I am a product of the 1960’s. I grew up in a middle-class bedroom community about 60 miles from Los Angeles. We had a swimming pool and each of my siblings and I had our own bedrooms. We went on family vacations in our station wagon every summer and when we returned, we attended summer day camp. When we got older, we went to “sleep away” camp. We drank water from the hose, and we played outside until the streetlights came on. We had new wardrobes for back to school and Christmas was magical. Both of my parents were present my entire life, they were both college educated and they were educators as well.
We were not wealthy. We did not live in a “certain” zip code. My parents worked ridiculously hard as schoolteachers, and when they both went back to college to pursue master’s degrees, they did so at night, taking turns on who would go when. Getting those extra degrees (my father later earned his EdD), placed them on a higher pay scale. They sacrificed to provide for us.
This is my lens that I view the world through.
Is it different than yours? Probably. But what I have found is that most of us have more in common than we do different. You would not know that in 2020 and it seems like every difference we have has been amplified and exploited. We are no longer celebrating each other; we are fighting each other. Publicly. With intolerance towards each other’s views and beliefs. It seems like ourlens is the onlyacceptable lens.
In June 2020, a court denied a Texas resident’s request for an emergency order to allow him to fence off his yard because his disability—a compromised immune system—left him vulnerable to COVID-19 exposure to passing strangers.
Given today’s volatile political climate, it’s more important than ever to be vigilant for any signs of racially motivated harassment, discrimination, or violence directed against anyone at your community.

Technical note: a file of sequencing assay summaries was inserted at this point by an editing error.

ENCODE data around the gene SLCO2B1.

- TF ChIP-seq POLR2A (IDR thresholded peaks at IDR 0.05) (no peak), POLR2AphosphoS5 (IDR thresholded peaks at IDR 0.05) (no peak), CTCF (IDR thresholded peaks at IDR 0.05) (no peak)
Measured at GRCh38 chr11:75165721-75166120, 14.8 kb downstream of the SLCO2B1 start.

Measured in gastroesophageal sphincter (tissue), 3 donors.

Criminal background checks are the latest battleground for potential race discrimination claims. If it’s been a while since you last reviewed your policy, it’s important to check to make sure your policy doesn’t run afoul HUD guidelines addressing the discriminatory effect that criminal background policies may have on racial and ethnic minorities.
Who bought a planner for 2020? Doesn’t that seem like the most useless purchase now?
Fear, failure, and uncertainty have been words we have heard, seen, and felt this year. 2020 has certainly thrown us a curve ball, and if you are like the most of us, you had no plan or procedure on how to deal with a global pandemic. I have been instructing emergency preparedness for over 15 years, and Covid19 has never been in my research or curriculum. It will be from now on. I have always dedicated time to address the necessity of proper PPE. You can bet that will be even more emphasized now. And what about technology and the ability to quickly pivot to a remote workforce? Did this fit into a pre-2020 emergency plan? Probably not, but now that piece is vital.
When showing available units in your community, refrain from any comments or conduct that suggest a prospect should—or shouldn’t—live at your community, or in a particular area within your community—because of her race or color. It’s considered “steering,” an unlawful practice under the FHA, if you direct, guide, or encourage prospects, based on an illegally discriminatory reason, to rent only certain units at a community or to seek alternate living options.
This month MHCO focuses on fulfilling your obligation to comply with fair housing rules banning discrimination based on race and color with a six part series – with six rules community owners and managers need to follow.
The owners and operators of an Illinois mobile home community recently agreed to pay $251,500 to settle a lawsuit alleging race discrimination, according to the Justice Department. The complaint alleged that the former manager imposed more burdensome application requirements to discourage African-American prospects from living there.
Jeffrey S. Bennett, Attorney at Law
Warren Allen, LLP
A Historical Perspective
For many years, landlords and tenants alike have been asking for Leases that provide long term stability and predictable expectations. When compared to month-to-month tenancies or commonly used fixed term Leases (e.g., one or two year Leases), long term Leases fulfill those objectives while providing the parties with some much desired peace of mind.
Long term Leases have been in use in California and other states for many years. More recently, a small handful of Oregon park owners began offering long term leasing opportunities to tenants. The reported responses to those leasing opportunities have been overwhelmingly favorable.